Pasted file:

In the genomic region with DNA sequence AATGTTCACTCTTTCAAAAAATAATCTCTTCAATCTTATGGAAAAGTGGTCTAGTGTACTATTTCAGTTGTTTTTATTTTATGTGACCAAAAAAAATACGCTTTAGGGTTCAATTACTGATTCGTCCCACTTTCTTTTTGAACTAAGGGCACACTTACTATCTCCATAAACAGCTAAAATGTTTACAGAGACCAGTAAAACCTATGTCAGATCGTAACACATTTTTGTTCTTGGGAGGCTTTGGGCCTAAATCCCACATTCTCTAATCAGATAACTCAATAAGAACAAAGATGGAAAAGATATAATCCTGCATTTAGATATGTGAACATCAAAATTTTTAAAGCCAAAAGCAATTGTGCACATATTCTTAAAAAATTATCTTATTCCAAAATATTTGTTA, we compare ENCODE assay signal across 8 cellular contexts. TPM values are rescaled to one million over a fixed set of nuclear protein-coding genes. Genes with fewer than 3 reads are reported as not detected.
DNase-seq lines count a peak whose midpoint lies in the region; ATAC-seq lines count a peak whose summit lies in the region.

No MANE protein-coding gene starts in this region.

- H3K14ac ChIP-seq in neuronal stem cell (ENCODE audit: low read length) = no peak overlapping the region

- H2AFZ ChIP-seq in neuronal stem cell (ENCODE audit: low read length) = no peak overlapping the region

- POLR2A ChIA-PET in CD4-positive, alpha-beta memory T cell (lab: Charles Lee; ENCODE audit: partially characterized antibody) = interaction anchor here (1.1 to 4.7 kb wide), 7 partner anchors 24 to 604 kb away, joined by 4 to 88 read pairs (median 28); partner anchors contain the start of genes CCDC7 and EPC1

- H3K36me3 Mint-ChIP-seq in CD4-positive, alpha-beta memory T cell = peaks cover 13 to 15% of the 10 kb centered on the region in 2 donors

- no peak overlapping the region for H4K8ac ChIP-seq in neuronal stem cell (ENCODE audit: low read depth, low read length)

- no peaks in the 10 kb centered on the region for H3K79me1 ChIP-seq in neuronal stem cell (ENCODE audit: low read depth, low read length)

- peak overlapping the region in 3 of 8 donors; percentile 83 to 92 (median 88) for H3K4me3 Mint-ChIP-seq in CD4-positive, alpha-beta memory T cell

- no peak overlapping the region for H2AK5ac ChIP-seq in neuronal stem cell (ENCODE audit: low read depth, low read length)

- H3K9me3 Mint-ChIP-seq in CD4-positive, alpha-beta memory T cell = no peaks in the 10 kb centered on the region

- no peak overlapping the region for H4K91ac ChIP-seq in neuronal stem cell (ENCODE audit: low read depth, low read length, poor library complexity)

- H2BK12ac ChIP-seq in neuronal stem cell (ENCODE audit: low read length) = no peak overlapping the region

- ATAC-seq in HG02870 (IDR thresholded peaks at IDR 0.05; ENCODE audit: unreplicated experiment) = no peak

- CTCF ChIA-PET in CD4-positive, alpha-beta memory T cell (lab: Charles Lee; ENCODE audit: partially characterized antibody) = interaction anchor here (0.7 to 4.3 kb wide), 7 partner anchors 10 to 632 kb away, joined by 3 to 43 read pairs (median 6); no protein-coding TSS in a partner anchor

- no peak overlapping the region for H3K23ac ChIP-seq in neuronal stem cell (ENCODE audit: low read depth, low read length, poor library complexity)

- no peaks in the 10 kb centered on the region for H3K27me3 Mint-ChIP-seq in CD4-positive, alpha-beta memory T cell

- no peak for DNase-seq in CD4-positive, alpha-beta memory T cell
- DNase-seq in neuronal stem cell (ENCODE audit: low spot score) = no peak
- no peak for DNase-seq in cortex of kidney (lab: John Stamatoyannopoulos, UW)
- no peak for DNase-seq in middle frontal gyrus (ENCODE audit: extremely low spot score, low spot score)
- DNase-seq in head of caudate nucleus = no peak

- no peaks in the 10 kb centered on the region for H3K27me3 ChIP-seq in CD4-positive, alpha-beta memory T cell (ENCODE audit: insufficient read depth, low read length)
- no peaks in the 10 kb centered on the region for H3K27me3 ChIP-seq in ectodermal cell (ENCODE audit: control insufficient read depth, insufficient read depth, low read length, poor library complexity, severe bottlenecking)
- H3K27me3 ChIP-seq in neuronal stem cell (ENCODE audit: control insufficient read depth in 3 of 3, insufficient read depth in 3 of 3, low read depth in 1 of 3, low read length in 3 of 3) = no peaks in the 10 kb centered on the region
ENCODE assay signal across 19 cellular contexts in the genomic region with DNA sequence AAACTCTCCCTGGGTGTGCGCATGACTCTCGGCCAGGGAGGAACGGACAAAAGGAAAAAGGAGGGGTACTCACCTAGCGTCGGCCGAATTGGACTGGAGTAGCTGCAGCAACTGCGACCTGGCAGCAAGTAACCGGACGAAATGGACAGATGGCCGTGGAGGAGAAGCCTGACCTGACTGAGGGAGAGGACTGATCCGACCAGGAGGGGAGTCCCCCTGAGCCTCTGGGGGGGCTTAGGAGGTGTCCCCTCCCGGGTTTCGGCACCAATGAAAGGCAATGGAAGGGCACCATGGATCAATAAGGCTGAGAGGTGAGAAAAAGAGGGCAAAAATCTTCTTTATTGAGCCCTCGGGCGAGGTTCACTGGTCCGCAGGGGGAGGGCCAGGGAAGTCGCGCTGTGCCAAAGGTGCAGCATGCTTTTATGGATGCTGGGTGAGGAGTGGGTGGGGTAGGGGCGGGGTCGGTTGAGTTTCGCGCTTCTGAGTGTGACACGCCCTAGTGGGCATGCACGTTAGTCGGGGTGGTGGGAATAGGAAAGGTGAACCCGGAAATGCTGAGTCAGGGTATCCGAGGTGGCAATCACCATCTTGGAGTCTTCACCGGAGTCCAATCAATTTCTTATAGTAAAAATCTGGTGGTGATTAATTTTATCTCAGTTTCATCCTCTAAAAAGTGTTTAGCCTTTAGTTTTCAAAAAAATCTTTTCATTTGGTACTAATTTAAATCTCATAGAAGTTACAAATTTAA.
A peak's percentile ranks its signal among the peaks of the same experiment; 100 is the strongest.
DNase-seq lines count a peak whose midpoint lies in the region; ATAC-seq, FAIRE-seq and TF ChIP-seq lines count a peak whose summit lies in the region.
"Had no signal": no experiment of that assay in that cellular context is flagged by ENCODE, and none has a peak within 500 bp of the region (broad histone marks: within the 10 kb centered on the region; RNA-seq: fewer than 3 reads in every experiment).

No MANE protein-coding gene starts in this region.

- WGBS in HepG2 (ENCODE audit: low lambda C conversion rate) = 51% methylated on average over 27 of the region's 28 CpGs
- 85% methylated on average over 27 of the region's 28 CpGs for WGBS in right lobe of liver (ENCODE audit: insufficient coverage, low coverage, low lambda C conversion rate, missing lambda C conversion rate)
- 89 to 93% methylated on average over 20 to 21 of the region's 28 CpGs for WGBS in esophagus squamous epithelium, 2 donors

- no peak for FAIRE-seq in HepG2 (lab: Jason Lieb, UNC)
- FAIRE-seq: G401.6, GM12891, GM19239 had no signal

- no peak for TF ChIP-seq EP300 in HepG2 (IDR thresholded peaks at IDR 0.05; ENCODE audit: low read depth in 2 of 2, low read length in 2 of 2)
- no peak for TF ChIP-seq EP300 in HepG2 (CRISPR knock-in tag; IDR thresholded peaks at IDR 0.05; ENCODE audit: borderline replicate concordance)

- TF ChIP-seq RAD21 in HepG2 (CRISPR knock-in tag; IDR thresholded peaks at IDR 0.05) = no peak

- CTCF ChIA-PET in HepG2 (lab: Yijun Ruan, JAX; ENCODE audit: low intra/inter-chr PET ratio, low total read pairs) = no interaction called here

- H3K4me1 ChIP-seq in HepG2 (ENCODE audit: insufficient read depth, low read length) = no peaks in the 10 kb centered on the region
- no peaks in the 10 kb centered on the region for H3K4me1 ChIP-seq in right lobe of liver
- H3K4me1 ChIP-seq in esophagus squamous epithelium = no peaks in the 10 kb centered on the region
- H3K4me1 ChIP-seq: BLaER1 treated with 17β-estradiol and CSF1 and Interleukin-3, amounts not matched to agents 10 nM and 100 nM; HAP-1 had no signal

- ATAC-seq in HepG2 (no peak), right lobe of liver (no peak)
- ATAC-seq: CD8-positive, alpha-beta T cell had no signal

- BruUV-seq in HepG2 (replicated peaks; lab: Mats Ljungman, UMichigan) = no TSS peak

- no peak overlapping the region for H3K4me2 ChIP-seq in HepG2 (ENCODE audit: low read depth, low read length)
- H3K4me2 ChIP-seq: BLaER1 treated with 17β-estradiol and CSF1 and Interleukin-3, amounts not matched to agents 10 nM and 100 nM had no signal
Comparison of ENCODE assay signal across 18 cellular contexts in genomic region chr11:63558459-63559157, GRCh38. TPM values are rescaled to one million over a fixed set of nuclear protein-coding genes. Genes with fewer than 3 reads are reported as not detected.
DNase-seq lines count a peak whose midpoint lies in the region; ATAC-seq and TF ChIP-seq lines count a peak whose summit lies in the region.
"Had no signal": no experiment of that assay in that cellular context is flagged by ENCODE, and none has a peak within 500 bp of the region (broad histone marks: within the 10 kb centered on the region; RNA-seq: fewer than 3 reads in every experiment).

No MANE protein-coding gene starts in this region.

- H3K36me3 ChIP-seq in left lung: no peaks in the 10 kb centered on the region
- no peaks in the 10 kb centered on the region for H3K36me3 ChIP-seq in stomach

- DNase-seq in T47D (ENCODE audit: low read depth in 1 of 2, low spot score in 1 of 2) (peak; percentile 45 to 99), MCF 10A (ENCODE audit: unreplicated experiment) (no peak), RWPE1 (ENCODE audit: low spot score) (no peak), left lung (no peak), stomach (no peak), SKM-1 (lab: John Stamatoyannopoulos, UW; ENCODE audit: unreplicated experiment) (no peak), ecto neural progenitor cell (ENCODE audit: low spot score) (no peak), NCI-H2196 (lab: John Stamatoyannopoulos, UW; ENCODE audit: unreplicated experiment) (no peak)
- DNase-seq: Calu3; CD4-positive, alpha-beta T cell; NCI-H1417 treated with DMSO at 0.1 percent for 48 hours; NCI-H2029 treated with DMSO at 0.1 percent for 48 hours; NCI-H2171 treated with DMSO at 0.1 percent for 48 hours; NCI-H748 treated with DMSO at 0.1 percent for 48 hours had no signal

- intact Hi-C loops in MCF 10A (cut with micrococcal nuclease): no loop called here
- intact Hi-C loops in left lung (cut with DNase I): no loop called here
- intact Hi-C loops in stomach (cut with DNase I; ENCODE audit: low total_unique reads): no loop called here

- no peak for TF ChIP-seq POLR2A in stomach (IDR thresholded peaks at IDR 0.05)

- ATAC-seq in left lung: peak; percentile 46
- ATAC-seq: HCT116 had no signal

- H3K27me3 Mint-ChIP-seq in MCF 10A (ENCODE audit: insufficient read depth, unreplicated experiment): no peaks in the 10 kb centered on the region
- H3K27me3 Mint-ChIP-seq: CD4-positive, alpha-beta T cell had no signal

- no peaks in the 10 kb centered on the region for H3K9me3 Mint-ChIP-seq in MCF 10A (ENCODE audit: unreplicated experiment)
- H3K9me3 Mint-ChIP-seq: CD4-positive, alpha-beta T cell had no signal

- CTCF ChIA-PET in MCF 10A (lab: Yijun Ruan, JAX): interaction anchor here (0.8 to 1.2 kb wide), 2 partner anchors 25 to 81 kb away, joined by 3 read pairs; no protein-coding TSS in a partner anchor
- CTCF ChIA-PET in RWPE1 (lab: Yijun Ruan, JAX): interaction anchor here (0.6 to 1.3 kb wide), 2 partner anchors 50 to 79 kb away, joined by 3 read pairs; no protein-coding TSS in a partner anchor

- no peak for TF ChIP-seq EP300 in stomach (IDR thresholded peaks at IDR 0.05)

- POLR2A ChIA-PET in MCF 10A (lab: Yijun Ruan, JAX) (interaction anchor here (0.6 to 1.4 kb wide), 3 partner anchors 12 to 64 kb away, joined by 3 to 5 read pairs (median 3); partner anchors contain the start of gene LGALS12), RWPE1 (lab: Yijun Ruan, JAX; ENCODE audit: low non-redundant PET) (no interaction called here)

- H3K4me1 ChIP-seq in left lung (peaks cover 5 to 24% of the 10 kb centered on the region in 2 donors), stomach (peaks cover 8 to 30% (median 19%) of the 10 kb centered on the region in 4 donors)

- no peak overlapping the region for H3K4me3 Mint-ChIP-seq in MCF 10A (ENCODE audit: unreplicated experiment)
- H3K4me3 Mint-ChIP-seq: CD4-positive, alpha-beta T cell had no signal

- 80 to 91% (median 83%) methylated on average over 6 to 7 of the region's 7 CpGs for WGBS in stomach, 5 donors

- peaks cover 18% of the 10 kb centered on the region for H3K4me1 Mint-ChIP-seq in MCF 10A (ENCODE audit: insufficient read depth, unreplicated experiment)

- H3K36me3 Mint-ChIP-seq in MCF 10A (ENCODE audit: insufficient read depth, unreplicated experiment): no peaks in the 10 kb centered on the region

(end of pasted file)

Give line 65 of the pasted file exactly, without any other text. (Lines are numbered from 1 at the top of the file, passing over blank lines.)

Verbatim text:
- H3K27me3 Mint-ChIP-seq: CD4-positive, alpha-beta T cell had no signal